There was a time when having several Movie stars it was almost synonymous with success, as its names drew many people to its nearest room. Obviously, some sold more than others, but it was to a certain extent comfortable to get a movie off the ground as soon as the rest of the elements weren’t a disaster. We left that era long ago and now many titles in the filmographies of well-known performers end up going very unnoticed.
Everything points to ‘The Forgiven’ It will be one of those films, since its commercial career has been somewhat disastrous – it accumulates just over 300,000 dollars in North American theaters almost a month after its premiere. It has been of little use to have a cast led by Ralph Fiennes Y Jessica Chastain, because at the moment of truth it does not seem to have anything special. And once you see it, you can’t say that it’s especially memorable either, but it is a good movie. No more no less.
A curious cocktail of genres
‘The Forgiven’ revolves around how a couple deals with a tragic accident on their way to a big party at a friends’ house in a secluded Moroccan mansion. From those items, John Michael McDonagh take the novel from Lawrence Osborne to offer us a film that seeks reflection from the drama, but also has room for humor, thriller and even to offer an approach to the banality of the upper classes.
To do this, the author of ‘El irish’ or ‘Calvary’ bets on a relaxed rhythm but always lively enough so that the viewer never gets to disconnect. A useful resource for this lies in the fact that history soon splits into two distinct frontsthe first led by Fiennes and the second by Chastain, skipping between them with ease so that to some extent temporarily link the evolution suffered by their characters.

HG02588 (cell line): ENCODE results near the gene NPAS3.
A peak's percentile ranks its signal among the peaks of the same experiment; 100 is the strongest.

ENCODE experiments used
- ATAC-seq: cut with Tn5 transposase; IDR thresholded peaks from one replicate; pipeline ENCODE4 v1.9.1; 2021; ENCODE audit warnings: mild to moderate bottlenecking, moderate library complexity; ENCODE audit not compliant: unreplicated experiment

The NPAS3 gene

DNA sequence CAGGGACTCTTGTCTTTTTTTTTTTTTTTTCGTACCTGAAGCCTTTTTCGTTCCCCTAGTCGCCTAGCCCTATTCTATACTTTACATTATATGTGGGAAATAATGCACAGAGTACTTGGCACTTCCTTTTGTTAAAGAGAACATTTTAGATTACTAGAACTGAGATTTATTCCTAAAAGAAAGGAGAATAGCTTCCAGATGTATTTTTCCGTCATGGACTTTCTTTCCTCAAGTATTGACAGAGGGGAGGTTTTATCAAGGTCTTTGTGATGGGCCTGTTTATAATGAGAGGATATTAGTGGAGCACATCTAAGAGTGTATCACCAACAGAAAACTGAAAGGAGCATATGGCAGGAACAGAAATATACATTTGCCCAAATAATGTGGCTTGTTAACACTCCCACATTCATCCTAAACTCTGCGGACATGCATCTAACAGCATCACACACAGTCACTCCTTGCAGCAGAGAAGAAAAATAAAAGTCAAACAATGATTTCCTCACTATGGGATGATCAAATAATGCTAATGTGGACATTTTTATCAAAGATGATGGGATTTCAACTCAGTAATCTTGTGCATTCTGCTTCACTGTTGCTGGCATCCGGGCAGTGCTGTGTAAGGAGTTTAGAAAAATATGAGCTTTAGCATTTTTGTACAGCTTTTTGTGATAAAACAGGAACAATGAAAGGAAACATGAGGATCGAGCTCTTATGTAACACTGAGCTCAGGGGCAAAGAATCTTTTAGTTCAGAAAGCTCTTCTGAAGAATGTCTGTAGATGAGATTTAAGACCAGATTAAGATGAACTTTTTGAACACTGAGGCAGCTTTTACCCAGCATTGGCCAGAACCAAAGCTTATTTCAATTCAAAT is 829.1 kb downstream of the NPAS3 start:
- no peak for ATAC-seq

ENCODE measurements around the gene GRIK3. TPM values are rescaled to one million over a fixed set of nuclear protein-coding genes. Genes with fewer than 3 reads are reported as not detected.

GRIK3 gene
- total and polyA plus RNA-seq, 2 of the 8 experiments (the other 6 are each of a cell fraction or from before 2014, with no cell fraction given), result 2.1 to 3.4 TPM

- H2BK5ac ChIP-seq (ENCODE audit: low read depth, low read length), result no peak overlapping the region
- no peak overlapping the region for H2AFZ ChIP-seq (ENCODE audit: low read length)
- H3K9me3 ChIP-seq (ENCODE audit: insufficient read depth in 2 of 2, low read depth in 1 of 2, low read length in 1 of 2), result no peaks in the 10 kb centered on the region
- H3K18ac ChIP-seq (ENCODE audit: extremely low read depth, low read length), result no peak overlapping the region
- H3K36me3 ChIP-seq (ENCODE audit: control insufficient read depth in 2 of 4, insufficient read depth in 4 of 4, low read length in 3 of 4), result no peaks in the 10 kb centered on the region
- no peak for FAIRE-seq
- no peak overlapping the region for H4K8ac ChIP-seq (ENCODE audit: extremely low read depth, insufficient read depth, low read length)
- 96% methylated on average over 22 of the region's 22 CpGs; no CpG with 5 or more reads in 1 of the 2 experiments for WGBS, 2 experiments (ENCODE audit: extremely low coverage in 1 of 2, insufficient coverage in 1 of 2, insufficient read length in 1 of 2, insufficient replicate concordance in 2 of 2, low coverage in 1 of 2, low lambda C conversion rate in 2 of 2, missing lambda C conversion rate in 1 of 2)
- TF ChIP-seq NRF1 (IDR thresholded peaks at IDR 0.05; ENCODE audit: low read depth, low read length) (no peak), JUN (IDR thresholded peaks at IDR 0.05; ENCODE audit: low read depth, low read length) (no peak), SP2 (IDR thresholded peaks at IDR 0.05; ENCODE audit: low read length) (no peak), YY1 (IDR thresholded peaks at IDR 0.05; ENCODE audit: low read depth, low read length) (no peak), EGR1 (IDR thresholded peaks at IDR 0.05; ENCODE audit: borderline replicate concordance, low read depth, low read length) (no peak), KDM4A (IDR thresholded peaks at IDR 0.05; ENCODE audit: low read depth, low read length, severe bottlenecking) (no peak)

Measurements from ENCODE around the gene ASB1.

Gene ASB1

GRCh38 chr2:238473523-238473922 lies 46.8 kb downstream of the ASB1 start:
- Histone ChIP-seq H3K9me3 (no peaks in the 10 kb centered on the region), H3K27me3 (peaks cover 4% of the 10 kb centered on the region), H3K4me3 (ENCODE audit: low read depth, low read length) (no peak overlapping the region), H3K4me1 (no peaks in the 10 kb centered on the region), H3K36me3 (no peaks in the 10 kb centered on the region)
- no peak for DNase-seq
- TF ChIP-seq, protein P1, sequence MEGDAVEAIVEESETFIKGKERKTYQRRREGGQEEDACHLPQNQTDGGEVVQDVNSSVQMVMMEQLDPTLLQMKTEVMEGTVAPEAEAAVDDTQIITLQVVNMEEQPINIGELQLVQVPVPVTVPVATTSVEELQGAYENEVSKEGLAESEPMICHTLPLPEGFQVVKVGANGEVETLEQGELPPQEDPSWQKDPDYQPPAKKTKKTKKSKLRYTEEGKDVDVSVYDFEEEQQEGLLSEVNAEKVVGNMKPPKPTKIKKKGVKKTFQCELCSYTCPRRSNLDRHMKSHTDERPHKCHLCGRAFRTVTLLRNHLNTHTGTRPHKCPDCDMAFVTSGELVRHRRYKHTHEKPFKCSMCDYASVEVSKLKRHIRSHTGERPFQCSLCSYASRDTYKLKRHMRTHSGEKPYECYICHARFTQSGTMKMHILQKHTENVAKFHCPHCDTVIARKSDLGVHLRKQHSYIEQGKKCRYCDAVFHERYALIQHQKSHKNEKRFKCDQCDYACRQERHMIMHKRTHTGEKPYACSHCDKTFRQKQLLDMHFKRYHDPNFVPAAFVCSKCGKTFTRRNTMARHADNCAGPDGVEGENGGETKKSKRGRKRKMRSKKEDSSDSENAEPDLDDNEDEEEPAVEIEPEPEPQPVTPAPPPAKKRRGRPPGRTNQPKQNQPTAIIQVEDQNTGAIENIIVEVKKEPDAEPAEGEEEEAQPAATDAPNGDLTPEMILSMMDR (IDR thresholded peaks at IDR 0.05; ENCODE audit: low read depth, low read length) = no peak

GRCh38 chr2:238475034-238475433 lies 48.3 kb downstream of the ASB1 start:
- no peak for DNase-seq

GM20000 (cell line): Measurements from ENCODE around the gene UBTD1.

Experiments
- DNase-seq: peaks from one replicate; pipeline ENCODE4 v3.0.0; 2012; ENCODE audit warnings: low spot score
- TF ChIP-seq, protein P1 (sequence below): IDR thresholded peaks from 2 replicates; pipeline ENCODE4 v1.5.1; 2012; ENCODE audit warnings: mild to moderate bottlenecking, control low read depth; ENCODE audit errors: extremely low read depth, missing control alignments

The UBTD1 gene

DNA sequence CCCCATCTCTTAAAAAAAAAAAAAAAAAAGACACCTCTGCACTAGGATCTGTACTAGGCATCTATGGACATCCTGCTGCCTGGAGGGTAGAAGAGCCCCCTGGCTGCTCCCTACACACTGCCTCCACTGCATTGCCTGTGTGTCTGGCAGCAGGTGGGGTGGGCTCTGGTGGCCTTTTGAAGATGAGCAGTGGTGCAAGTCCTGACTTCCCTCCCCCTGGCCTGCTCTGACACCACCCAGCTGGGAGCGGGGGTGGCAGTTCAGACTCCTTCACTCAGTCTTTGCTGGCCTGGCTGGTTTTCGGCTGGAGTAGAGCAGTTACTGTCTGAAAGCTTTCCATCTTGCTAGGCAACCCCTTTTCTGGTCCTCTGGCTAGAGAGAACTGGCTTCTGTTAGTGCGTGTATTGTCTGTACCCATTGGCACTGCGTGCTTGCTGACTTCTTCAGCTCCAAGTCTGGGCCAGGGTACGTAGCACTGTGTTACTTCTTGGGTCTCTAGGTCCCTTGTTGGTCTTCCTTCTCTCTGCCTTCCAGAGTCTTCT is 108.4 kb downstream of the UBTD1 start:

What is not so successful is McDonagh’s attempt to find a gray moral point to define his characters, with special emphasis on his two protagonists. And it’s not because it ends up being a bit obvious, especially everything related to the awakening of Chastain’s character, who is initially limited to a more passive role within the story.
It stays a little in the middle
In return, there are small details in which ‘The Forgiven’ does come close to achieving that shine that its set lacks, especially during the physical and emotional journey that Fiennes’ character is going through. There are scenes there. McDonagh manages to mix with ease that crossover of genres that characterizes the film, working particularly well the dynamic that arises between the protagonist and the character played by Said Taghmaoui. There is reflection but also humor, dramatic gravity and emotional closeness.
That is what the film seems to be looking for at all levels, but in other situations it ends up falling short., both because of how obvious his intentions become and because he lacks more decision to get the desired reaction from the viewer. It is true that technically and even in the staging work it almost seems that we are seeing more of a classic film than a recently released one, but it is that years ago solvent but not especially stimulating proposals also arrived.
Otherwise, the setting work is impeccable, which is essential to provide that touch of verisimilitude necessary to introduce the viewer to the story. In addition, this highlights how eccentric everything is around that celebration that ends up being left in the background for the benefit of the self-realization of the characters of Fiennes and Chastain.
‘The Forgiven’ is not one of those films that is going to change your life and it is not that Fiennes and Chastain offer such magnificent performances that they make their viewing essential -yes, they are both quite good, more him than her, but they are not surprising either-, but yes, it is an interesting proposal and something against the current that should not be dismissed out of hand.